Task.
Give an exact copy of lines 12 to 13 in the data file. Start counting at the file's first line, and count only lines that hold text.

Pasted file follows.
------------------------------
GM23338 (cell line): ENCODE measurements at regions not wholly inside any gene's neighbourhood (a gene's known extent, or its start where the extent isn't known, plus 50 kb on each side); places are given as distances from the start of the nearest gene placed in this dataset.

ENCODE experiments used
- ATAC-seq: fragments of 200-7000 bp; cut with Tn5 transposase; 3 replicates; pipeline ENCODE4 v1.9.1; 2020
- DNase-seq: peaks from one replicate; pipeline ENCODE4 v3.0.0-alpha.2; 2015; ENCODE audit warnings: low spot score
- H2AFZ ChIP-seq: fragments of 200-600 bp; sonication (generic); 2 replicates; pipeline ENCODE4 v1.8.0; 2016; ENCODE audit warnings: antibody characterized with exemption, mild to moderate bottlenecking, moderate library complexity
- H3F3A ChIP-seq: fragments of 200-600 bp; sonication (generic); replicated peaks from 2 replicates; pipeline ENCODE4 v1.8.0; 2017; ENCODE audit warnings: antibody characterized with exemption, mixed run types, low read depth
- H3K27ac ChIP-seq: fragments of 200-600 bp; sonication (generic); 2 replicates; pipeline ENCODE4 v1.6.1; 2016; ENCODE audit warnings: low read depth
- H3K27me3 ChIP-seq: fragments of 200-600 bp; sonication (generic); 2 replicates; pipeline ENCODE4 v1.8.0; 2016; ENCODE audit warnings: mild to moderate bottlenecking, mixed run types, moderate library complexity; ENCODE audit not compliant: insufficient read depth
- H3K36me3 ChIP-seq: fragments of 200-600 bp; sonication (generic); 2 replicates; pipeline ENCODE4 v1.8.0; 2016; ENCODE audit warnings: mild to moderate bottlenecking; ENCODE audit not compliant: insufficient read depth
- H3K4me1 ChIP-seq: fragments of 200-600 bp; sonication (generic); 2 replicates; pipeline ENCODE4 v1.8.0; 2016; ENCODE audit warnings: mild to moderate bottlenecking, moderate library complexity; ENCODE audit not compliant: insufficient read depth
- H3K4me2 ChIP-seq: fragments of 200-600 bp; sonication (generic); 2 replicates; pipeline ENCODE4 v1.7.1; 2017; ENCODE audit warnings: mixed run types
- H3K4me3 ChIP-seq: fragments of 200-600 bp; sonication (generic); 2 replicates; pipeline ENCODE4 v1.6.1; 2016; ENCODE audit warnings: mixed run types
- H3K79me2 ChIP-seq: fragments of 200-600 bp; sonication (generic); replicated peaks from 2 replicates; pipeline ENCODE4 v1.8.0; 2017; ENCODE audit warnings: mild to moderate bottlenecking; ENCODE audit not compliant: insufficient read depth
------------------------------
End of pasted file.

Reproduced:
- H3K4me3 ChIP-seq: fragments of 200-600 bp; sonication (generic); 2 replicates; pipeline ENCODE4 v1.6.1; 2016; ENCODE audit warnings: mixed run types
- H3K79me2 ChIP-seq: fragments of 200-600 bp; sonication (generic); replicated peaks from 2 replicates; pipeline ENCODE4 v1.8.0; 2017; ENCODE audit warnings: mild to moderate bottlenecking; ENCODE audit not compliant: insufficient read depth